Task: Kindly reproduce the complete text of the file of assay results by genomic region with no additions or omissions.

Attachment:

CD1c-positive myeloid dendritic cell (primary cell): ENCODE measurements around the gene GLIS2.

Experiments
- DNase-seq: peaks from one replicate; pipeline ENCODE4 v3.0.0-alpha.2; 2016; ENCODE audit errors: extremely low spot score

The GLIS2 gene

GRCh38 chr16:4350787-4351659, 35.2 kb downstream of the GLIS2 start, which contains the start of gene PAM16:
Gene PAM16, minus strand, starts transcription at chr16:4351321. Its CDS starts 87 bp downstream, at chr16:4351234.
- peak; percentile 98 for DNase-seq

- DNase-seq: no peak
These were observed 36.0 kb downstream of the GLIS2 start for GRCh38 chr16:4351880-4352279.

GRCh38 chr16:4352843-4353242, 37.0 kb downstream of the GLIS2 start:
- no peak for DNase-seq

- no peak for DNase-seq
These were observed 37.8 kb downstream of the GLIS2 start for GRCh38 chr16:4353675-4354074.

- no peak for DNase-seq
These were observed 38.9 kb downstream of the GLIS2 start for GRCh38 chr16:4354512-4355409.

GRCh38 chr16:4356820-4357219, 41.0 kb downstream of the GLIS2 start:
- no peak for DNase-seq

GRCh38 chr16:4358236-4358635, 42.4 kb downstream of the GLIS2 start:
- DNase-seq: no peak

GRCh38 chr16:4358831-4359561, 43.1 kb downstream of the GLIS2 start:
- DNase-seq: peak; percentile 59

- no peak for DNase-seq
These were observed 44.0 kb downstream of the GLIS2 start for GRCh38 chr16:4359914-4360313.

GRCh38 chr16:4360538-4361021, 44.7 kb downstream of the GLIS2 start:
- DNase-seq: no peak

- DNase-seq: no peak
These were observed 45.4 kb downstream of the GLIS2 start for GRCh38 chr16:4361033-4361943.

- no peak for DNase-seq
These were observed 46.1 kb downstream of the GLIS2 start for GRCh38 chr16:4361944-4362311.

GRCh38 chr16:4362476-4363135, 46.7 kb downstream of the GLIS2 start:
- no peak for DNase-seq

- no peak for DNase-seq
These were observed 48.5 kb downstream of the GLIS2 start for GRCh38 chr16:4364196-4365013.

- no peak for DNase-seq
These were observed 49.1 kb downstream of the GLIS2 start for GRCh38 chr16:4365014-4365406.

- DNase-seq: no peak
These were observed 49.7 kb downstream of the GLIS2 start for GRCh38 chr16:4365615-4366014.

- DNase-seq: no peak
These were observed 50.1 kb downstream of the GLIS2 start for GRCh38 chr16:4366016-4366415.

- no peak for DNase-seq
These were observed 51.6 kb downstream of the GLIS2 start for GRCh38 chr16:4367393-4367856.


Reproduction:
CD1c-positive myeloid dendritic cell (primary cell): ENCODE measurements around the gene GLIS2.

Experiments
- DNase-seq: peaks from one replicate; pipeline ENCODE4 v3.0.0-alpha.2; 2016; ENCODE audit errors: extremely low spot score

The GLIS2 gene

GRCh38 chr16:4350787-4351659, 35.2 kb downstream of the GLIS2 start, which contains the start of gene PAM16:
Gene PAM16, minus strand, starts transcription at chr16:4351321. Its CDS starts 87 bp downstream, at chr16:4351234.
- peak; percentile 98 for DNase-seq

- DNase-seq: no peak
These were observed 36.0 kb downstream of the GLIS2 start for GRCh38 chr16:4351880-4352279.

GRCh38 chr16:4352843-4353242, 37.0 kb downstream of the GLIS2 start:
- no peak for DNase-seq

- no peak for DNase-seq
These were observed 37.8 kb downstream of the GLIS2 start for GRCh38 chr16:4353675-4354074.

- no peak for DNase-seq
These were observed 38.9 kb downstream of the GLIS2 start for GRCh38 chr16:4354512-4355409.

GRCh38 chr16:4356820-4357219, 41.0 kb downstream of the GLIS2 start:
- no peak for DNase-seq

GRCh38 chr16:4358236-4358635, 42.4 kb downstream of the GLIS2 start:
- DNase-seq: no peak

GRCh38 chr16:4358831-4359561, 43.1 kb downstream of the GLIS2 start:
- DNase-seq: peak; percentile 59

- no peak for DNase-seq
These were observed 44.0 kb downstream of the GLIS2 start for GRCh38 chr16:4359914-4360313.

GRCh38 chr16:4360538-4361021, 44.7 kb downstream of the GLIS2 start:
- DNase-seq: no peak

- DNase-seq: no peak
These were observed 45.4 kb downstream of the GLIS2 start for GRCh38 chr16:4361033-4361943.

- no peak for DNase-seq
These were observed 46.1 kb downstream of the GLIS2 start for GRCh38 chr16:4361944-4362311.

GRCh38 chr16:4362476-4363135, 46.7 kb downstream of the GLIS2 start:
- no peak for DNase-seq

- no peak for DNase-seq
These were observed 48.5 kb downstream of the GLIS2 start for GRCh38 chr16:4364196-4365013.

- no peak for DNase-seq
These were observed 49.1 kb downstream of the GLIS2 start for GRCh38 chr16:4365014-4365406.

- DNase-seq: no peak
These were observed 49.7 kb downstream of the GLIS2 start for GRCh38 chr16:4365615-4366014.

- DNase-seq: no peak
These were observed 50.1 kb downstream of the GLIS2 start for GRCh38 chr16:4366016-4366415.

- no peak for DNase-seq
These were observed 51.6 kb downstream of the GLIS2 start for GRCh38 chr16:4367393-4367856.